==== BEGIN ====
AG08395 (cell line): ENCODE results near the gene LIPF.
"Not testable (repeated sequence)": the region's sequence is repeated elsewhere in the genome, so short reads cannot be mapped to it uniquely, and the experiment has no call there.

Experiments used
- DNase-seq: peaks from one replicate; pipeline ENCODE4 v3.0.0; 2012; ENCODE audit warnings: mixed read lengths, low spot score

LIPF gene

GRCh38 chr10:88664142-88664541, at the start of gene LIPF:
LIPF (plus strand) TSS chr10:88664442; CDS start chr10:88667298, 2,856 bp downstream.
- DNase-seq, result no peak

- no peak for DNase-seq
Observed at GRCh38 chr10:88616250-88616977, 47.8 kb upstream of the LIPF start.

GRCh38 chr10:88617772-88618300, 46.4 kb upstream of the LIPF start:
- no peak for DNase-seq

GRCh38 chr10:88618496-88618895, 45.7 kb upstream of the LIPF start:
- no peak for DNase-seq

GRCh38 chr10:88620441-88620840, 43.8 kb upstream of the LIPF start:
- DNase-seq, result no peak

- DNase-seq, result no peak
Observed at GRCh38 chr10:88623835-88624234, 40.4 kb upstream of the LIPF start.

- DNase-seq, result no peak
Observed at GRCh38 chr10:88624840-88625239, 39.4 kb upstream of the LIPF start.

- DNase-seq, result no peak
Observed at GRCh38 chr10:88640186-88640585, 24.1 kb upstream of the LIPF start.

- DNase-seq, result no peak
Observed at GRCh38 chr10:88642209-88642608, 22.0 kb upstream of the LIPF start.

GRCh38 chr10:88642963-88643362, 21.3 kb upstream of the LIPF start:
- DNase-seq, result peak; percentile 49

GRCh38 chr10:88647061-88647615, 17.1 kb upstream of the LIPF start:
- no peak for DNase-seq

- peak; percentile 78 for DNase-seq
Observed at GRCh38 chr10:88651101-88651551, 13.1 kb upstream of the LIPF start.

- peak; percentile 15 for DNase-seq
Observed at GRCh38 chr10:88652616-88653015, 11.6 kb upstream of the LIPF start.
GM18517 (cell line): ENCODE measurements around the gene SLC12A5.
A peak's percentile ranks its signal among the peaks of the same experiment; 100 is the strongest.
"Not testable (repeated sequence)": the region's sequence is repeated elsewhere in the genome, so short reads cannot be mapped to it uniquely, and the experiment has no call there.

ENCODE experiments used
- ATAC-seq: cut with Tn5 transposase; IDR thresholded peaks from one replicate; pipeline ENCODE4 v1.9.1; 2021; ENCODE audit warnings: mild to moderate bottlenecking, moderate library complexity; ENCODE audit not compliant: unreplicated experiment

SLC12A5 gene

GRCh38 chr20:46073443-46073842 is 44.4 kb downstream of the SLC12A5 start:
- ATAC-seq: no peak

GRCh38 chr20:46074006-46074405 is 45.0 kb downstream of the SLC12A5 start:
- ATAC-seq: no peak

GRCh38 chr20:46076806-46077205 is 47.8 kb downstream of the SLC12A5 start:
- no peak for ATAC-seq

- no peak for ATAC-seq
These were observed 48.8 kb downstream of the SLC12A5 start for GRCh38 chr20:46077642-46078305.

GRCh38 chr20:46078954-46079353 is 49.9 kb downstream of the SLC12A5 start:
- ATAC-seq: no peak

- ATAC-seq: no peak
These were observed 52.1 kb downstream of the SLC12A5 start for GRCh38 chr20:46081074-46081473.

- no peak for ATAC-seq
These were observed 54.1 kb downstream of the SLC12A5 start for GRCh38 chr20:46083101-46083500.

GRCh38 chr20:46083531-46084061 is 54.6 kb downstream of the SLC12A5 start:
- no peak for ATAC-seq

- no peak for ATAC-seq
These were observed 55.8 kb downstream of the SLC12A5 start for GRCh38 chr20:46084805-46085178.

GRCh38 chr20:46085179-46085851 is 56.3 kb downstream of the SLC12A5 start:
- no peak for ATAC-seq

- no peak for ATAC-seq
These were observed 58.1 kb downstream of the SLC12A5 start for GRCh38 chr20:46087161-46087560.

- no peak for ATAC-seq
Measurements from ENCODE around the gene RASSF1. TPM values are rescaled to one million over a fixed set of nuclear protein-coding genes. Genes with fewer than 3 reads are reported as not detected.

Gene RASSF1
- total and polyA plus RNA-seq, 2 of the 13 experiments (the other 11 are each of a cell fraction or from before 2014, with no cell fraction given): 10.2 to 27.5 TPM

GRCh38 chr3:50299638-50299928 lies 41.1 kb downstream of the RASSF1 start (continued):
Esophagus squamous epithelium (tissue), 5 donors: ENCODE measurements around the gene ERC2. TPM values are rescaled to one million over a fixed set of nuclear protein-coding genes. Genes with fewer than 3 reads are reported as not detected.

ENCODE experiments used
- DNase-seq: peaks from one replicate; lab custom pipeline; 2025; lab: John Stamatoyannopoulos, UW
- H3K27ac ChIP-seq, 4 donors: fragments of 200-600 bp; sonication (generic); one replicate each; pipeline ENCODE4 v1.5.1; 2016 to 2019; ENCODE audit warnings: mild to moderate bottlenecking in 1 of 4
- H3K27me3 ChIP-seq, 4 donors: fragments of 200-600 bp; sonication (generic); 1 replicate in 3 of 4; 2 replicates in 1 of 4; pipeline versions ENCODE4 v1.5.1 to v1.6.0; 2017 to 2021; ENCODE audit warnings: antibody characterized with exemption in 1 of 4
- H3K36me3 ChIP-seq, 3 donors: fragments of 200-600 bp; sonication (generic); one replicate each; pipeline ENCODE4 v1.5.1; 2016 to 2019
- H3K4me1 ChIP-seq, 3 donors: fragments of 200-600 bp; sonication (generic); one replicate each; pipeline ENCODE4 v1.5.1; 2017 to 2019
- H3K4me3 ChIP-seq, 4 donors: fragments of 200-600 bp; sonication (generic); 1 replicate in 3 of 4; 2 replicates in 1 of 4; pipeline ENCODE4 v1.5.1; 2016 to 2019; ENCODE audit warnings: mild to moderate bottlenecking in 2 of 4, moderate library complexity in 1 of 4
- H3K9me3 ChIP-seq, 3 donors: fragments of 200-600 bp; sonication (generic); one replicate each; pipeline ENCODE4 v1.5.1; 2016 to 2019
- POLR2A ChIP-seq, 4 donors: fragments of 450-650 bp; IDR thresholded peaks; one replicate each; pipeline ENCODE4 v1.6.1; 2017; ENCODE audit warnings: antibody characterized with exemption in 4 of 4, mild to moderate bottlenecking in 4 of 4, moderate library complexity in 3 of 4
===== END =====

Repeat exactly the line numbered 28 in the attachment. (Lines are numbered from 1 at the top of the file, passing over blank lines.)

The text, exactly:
- no peak for DNase-seq